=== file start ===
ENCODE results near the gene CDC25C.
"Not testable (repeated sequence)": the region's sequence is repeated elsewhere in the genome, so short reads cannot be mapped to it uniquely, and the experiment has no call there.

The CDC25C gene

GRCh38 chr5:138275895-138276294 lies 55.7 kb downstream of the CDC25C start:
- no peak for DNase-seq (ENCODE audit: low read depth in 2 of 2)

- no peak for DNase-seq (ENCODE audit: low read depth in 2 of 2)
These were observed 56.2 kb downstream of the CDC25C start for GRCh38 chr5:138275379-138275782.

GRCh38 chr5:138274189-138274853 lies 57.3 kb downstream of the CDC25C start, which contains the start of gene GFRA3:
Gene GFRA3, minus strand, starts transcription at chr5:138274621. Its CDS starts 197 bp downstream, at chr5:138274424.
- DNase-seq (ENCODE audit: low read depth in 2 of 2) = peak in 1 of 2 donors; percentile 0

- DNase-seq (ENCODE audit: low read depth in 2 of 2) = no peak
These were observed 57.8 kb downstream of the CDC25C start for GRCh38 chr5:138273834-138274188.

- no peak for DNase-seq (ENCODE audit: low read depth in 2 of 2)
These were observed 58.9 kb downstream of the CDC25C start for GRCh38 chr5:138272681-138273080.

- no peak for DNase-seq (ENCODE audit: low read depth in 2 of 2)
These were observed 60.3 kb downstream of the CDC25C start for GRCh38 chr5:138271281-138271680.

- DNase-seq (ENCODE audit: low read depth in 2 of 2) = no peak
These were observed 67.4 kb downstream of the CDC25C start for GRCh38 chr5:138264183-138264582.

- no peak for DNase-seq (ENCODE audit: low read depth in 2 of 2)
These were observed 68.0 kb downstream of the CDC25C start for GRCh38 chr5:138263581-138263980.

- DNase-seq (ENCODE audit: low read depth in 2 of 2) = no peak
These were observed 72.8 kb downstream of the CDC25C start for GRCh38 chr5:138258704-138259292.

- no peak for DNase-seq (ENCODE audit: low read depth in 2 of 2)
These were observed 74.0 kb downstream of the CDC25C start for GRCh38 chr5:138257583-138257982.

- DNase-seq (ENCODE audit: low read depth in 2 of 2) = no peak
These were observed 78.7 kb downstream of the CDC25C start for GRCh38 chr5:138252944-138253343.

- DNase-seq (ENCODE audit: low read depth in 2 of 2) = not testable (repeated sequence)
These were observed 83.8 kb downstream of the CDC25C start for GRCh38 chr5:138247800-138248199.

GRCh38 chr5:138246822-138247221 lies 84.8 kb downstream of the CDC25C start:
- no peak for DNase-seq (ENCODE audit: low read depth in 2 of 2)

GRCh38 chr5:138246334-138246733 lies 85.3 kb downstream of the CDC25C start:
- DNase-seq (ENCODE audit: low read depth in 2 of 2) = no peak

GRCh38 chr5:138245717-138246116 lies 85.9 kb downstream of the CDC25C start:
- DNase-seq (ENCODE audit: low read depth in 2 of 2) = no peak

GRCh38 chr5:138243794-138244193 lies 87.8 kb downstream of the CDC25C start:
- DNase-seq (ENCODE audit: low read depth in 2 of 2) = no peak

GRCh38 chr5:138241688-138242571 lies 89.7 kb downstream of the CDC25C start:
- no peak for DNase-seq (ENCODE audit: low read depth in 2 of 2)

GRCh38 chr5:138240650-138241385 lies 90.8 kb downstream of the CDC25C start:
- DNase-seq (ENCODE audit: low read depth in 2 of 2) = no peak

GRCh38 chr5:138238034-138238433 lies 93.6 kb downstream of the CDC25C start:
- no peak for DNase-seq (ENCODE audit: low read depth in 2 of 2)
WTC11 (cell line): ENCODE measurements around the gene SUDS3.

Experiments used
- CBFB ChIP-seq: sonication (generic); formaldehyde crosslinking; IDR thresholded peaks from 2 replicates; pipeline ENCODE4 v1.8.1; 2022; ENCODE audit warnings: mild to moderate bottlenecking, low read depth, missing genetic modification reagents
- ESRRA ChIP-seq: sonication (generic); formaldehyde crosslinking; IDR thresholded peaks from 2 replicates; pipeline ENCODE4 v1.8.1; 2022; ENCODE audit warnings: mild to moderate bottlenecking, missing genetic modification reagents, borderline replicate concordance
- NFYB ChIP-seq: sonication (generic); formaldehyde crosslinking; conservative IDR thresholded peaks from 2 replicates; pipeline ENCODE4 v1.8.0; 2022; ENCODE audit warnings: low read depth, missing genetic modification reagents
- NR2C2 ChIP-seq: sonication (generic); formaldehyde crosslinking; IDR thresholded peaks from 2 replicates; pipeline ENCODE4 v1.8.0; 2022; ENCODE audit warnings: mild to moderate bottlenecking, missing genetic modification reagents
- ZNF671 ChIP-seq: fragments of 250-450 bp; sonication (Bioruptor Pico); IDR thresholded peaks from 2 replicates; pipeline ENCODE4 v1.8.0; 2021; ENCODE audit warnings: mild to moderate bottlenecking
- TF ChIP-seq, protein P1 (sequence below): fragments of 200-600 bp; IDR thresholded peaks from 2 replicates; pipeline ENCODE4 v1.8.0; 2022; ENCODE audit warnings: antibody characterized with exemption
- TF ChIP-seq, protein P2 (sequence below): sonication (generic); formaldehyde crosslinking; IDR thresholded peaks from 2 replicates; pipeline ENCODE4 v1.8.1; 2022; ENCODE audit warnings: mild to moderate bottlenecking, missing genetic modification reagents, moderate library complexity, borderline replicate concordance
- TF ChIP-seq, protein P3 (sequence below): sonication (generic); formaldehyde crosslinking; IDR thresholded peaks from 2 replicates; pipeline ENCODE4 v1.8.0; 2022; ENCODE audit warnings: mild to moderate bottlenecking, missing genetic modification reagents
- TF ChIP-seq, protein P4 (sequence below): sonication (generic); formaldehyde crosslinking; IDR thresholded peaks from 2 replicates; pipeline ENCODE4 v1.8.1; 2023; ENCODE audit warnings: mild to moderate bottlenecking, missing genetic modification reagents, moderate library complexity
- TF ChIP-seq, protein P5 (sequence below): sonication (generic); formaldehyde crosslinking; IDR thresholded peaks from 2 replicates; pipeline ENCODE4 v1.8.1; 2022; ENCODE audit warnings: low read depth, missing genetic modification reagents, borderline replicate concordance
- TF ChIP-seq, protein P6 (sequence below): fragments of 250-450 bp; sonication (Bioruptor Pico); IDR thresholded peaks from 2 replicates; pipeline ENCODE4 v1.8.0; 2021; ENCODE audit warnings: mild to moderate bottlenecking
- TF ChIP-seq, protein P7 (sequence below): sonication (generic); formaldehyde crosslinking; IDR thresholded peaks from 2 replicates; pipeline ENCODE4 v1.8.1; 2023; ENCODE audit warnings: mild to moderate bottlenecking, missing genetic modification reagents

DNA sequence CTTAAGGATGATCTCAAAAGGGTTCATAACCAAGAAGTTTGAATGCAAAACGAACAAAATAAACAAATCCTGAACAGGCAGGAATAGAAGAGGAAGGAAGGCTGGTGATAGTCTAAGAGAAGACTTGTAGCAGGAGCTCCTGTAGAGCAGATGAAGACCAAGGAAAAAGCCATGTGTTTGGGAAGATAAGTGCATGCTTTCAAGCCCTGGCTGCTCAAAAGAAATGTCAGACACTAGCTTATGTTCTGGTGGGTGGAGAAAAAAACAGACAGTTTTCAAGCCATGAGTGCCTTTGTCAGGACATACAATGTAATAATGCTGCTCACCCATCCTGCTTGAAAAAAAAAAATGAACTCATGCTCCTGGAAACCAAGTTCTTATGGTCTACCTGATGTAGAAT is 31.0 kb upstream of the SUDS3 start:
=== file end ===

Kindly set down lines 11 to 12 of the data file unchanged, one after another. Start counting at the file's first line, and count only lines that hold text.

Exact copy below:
- DNase-seq (ENCODE audit: low read depth in 2 of 2) = no peak
These were observed 57.8 kb downstream of the CDC25C start for GRCh38 chr5:138273834-138274188.